From Modern Mythcraft to Magical Surrealism

The Men Burned All the Boats

The men burned all the boats, so it is impossible to leave the island now. Everyone cheered when the pyres were lit. The dancing went on for three days, as if for a wedding. The men chanted, We are fearless! Let our enemies attack us now. We will slaughter them, and take their boats as war prizes. And if the sea folk come against us, we will crush them, too. Our magic is so strong we will pursue those cold ones under the waves, torches blazing. We will burn out their black eyes, tear their silver flesh to strips, and lick up their pale blood. We are mighty. We are invincible.

The men were quite drunk.

Several days after this feast to end all feastings, three old women were discovered building a raft. They’d hidden it in the dunes on the westernmost spit of the island, where the netfishers never go. They had filched some lengths of unburned wood, and were attempting to lash these together with woven-grass ropes. Foolish. They should have saved the wood to cook with. That would have been of more use.

You can see that there are no old women on the island now. The chiefs decided they could not be trusted. And without the old women, of course, there is more food for the rest.

“Who is that, then, lying in the hut?”

My grandmother. She is dead. Who is that great hulking boy sitting in the dust?

“My son.”

You seem young to have a son so big.

“Yes, he was born when I myself was a youth.”

Where is his mother?

“She went to become an ancestor many years ago. I take care of the boy. How long has your grandmother been dead?”

Five days. She died in her sleep. She was very old, and did not eat much anyway. The chiefs would have taken her with the rest, but she cheated them. She always was a tricky one. I see by the bracelets on your arms and the scars on your chin that you come from the mountains. Don’t let the chiefs see your big son. They allot no rations to the useless. And I do not imagine that great lump, who doesn’t talk and barely blinks, can fight. Does he have the wit to lift stones and set them down? They are building forts along the coast. Perhaps if you go there, they will feed you if you work. But you should have stayed in the mountains.

“It hasn’t rained for four months, in the highlands. There is no water. No food.”

It is the same here, friend. Food is for warriors and workers. Drink is for the chiefs. The rest of us make do with rainwater and leaves.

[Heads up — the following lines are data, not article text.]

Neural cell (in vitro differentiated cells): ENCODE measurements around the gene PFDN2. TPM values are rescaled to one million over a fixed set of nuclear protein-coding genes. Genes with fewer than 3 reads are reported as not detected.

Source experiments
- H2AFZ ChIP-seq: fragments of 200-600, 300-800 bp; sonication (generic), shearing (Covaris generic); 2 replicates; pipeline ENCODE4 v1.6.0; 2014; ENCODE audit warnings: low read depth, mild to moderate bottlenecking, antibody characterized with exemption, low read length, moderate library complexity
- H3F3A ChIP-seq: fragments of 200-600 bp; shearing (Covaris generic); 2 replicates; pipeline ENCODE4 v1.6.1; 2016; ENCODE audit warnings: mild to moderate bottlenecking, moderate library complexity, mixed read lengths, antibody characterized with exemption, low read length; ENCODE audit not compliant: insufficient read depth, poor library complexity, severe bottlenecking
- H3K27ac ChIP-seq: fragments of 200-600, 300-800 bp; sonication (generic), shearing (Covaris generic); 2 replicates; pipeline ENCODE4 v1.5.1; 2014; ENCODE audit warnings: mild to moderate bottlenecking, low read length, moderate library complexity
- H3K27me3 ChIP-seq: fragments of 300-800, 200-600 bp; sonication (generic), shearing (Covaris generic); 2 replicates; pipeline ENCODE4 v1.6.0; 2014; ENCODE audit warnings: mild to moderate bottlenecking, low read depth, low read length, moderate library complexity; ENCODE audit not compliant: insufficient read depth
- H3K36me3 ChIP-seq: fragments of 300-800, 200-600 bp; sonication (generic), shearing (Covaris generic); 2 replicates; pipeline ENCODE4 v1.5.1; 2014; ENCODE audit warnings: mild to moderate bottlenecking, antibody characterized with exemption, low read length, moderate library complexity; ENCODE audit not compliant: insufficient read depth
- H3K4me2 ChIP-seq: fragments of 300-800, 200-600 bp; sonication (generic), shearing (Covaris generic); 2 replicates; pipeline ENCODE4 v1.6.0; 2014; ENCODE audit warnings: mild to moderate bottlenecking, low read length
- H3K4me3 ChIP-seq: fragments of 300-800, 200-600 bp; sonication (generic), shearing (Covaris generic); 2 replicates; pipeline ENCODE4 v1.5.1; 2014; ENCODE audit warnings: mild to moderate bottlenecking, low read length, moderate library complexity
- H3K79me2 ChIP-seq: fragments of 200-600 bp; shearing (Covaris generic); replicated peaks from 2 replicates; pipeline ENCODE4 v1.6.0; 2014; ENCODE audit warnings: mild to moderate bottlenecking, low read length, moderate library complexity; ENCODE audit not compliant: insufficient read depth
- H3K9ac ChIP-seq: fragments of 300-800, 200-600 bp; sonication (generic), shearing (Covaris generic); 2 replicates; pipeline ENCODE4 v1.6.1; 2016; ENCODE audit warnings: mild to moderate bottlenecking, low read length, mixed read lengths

“At least it does rain here. And you can fish.”

The fishers work for the chiefs. The chiefs control the food. You should have remained where you were.

“No one is left. The mountain villages are deserted.”

You have come a long way to die.

“Not to die, I hope.”

Hopes are burdens. When our enemies come, the warriors will die first, then the other men, and then the children, and the women. Once we were free people, until the big men fought and killed each other to become chiefs. My grandmother remembered those times, though she was a small girl then. Now there are four free men, and the rest are slaves. And all of us will die. Take your idiot son and become ancestors at home.

“You say your grandmother has been dead for five days. And yet she looks like a woman in sleep. Her belly has not swollen. Her eyes have not sunken. Her skin is intact, and not discolored. If I touched her, would she feel warm?”

We rot slowly, here in the lowlands. Perhaps it is different in the mountains. They say your soil there is gray and there is no sweetness in it. They say you sleep naked, piled on each other like dogs. When my grandmother was young, there were still dogs. I’ve never seen one. Do you have dogs in the mountains?

“No. We ate all our dogs long ago. Your grandmother looks very peaceful. I almost thought I saw her breathing, just then.”

She died five days ago. Fate was kind to her.

“Fate?”

Fate. Chance. Luck. I am happy I did not have to see her throat cut, her body flayed and her flesh spread out on the drying racks, then stored in baskets to feed the chiefs’ wives.

“Is that why you are sitting here outside the hut, to protect her?”

No. I sit here because there is nothing else to do. Should I join the slaves on the shore, building fortifications? Should I wander to the mountains, and chew leaves that are more bitter than our own? Or perhaps I should throw myself into the waves, and let the sea folk take me. That would be a swifter end than our enemies will grant.

“Which enemies?”

All enemies. Every enemy. Are you so ignorant, up there in the highlands, that you do not know that our enemies surround us? They may come from the south, the west, the east, the north, and every point between. The only question is who will attack first. Like the chiefs who contended for the honor of casting the first lit brand onto a pyre, our enemies wrestle for the glory of striking the first blow. And then all will descend, in their high-prowed ships and their war canoes, and the island swept clean. Perhaps the sea folk will come, too. Who knows.

“And the sky folk? And the little men who live under the ground?”

Perhaps.

“Why have the chiefs left you in peace? As you say, all who are yet living are laboring on the coasts. Do they fear you?”